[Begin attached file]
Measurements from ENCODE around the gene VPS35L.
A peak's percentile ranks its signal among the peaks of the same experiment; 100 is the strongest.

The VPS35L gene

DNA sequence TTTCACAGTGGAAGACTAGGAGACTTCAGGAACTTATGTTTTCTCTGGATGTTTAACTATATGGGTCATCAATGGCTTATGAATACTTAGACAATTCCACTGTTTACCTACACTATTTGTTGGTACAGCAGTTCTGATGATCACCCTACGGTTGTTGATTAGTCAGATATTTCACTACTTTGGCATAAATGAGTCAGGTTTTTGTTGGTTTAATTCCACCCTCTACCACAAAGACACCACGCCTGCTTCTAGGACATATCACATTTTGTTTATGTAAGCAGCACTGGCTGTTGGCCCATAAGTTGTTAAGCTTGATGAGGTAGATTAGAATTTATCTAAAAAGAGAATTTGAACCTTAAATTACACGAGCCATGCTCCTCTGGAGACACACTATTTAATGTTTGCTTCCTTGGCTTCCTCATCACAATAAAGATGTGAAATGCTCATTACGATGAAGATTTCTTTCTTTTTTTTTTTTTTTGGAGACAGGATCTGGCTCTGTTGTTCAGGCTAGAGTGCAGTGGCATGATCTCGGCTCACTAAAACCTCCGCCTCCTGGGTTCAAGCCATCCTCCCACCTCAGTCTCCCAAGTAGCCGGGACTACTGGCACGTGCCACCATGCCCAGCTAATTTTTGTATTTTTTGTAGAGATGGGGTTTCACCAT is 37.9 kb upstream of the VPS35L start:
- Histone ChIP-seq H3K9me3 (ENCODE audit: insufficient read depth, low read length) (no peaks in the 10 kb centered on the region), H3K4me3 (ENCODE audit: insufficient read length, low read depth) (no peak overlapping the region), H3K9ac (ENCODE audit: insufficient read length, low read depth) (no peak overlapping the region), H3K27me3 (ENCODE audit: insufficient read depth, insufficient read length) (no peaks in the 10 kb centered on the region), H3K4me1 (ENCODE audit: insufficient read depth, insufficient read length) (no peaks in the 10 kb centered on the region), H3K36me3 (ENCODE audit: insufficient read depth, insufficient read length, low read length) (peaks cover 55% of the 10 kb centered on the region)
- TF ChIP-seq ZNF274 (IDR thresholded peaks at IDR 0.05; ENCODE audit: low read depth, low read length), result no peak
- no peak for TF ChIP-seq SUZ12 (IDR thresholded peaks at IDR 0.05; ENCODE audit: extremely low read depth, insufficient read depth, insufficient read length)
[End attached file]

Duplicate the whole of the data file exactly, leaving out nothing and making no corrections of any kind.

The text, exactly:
Measurements from ENCODE around the gene VPS35L.
A peak's percentile ranks its signal among the peaks of the same experiment; 100 is the strongest.

The VPS35L gene

DNA sequence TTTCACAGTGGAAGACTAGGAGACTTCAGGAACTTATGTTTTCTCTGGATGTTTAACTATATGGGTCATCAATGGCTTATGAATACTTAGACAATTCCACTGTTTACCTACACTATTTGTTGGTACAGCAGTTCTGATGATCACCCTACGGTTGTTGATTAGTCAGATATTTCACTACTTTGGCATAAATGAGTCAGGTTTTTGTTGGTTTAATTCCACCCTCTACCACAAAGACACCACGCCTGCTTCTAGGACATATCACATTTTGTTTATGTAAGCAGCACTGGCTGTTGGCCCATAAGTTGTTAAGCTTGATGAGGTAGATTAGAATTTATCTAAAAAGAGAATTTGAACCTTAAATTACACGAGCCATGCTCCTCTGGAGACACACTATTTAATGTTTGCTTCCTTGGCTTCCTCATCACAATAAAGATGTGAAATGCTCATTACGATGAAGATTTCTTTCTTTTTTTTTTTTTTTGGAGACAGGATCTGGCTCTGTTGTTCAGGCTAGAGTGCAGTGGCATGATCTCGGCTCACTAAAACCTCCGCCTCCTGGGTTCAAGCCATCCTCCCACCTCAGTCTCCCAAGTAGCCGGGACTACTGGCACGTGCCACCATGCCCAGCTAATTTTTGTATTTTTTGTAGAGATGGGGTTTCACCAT is 37.9 kb upstream of the VPS35L start:
- Histone ChIP-seq H3K9me3 (ENCODE audit: insufficient read depth, low read length) (no peaks in the 10 kb centered on the region), H3K4me3 (ENCODE audit: insufficient read length, low read depth) (no peak overlapping the region), H3K9ac (ENCODE audit: insufficient read length, low read depth) (no peak overlapping the region), H3K27me3 (ENCODE audit: insufficient read depth, insufficient read length) (no peaks in the 10 kb centered on the region), H3K4me1 (ENCODE audit: insufficient read depth, insufficient read length) (no peaks in the 10 kb centered on the region), H3K36me3 (ENCODE audit: insufficient read depth, insufficient read length, low read length) (peaks cover 55% of the 10 kb centered on the region)
- TF ChIP-seq ZNF274 (IDR thresholded peaks at IDR 0.05; ENCODE audit: low read depth, low read length), result no peak
- no peak for TF ChIP-seq SUZ12 (IDR thresholded peaks at IDR 0.05; ENCODE audit: extremely low read depth, insufficient read depth, insufficient read length)